From a distance, it looked like George couldn’t break through into TV or movies. The obituaries are saying it was his choice. I’d like to agree with this, if you’re sui generis, if you’re making a difference, can you play any role but yourself?
I looked forward to those HBO specials.
I must say, in the recent one, George was a bit off his game. Maybe his health was affecting his talent. Then again, we don’t reevaluate Sinatra based on his final tours. Frank’s legend was cemented over and over again, from the forties to the sixties. And George Carlin’s legend was cemented from the seventies to the nineties. He wasn’t the voice of a generation, he’d hate that description, rather he was the trusted observer, removed, sitting on high, taking the pulse of a nation.
You might say he was secondary to Richard Pryor. I love Richard, but their acts were different. Richard was a storyteller nonpareil. Carlin’s talent lay in his insight, in questioning what the f**k was going on through humor.
If you look at Carlin’s track record, it’s akin to the Beatles’. He was more consistent than the Stones, even though he worked just as long. And even though we loved his greatest hits, we always wanted to hear his new stuff. Carlin wasn’t calcified, he was positively alive.
Sure, he took drugs to cope. But, he also had a wife and a child and a level of normalcy that left him out of the "Behind The Music"/"E! True Hollywood Story" exposes. With Carlin, it wasn’t about the drugs, but the talent. We marveled at the talent.
Carlin's infamous arrest sheet...
It’s funny when a guy like Carlin dies. Because he still lives. Not only all those HBO specials and records, but the routines in our minds. He’s changed our lives. You see, Carlin’s comedy never got dated. Because being human never really changes.
But now Carlin is gone. Kinda weird, because he was an inspiration, a beacon for all us wannabe truth tellers. If Carlin could do it, maybe we could too. Now, the path is only illuminated by his legacy, there will be no more new words, no more new routines. No more appearances on late night TV where he questions the conventional wisdom, where he states he doesn’t vote because it doesn’t make a difference. I’m a big believer in casting my ballot, but I can see that George is right. The fat cats win no matter what. The little guy is squeezed out. George was not a star who wanted to live above the fray, he never forgot his roots, he was interested in the little guy, and the little guy loved him for it.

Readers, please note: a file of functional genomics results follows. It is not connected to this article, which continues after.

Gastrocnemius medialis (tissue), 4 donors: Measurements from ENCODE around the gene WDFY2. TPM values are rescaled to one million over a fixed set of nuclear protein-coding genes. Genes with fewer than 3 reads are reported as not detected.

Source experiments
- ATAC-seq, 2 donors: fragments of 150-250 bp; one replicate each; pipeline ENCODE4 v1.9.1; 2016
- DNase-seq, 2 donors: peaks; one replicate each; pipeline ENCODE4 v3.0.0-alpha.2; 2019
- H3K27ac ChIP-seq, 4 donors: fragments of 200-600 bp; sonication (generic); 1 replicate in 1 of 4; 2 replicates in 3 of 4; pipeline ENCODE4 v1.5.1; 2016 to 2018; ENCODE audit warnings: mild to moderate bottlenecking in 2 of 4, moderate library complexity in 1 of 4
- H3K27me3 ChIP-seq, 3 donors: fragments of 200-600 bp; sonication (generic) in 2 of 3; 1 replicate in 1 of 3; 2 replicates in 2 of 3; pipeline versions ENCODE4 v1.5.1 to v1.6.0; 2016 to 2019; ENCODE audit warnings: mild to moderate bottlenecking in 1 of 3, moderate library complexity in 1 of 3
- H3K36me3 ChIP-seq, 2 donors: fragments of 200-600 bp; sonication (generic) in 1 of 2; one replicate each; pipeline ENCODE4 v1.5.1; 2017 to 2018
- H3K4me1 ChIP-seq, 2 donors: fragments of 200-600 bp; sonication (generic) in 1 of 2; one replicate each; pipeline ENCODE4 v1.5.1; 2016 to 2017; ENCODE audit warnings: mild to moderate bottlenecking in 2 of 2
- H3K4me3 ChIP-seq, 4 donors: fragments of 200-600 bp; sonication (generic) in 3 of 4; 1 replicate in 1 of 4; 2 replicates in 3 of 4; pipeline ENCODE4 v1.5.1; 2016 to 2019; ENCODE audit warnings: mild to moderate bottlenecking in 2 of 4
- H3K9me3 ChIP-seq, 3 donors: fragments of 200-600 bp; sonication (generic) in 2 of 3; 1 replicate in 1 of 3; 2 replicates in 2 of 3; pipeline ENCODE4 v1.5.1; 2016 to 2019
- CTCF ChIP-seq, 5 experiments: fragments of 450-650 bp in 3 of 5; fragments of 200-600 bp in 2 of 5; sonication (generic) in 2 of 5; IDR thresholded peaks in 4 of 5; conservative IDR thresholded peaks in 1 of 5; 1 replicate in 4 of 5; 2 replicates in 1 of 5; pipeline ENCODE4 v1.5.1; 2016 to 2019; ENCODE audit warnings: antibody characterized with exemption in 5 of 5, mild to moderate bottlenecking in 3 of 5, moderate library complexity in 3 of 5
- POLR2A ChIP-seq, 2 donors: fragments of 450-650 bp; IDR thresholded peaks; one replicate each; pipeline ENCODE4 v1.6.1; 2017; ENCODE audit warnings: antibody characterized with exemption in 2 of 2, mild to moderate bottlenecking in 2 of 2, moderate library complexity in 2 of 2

Everybody I know who interacted with Carlin said they had a conversation. His stardom did not eviscerate his humanity. But his poor heart stopped him cold.
Seventy one is too young to die. Seems old, but when you get there, or see that a man running for President is that age, you realize that as a septuagenarian, you’ve still got a lot of living to do. Hopefully.
George’s candle has been snuffed out, but his memory will live on. If I think of my pantheon of inspirations, I put him right up there with Tom Wolfe and Frank Zappa. Wolfe the observer and Zappa the questioner. That’s what George Carlin was. An observer who was not afraid to question the status quo. I will be continued to be inspired by him.
Hopefully, you will too.
Who is Bob Lefsetz
Bob Lefsetz is the author of "The Lefsetz Letter." Famous for being beholden to no one and speaking the truth, Lefsetz addresses the issues that are at the core of the music business: downloading, copy protection, pricing and the music itself.
His intense brilliance captivates readers from Steven Tyler to Rick Nielsen to Bryan Adams to Quincy Jones to EVERYBODY who’s in the music business.
Never boring, always entertaining, Bob’s insights are fueled by his stint as an entertainment business attorney, majordomo of Sanctuary Music’s American division and consultancies to major labels.
"The Lefsetz Letter" has been publishing for the past 20 years. First as hard copy, most recently as an email newsletter and now, for the first time, in blog form.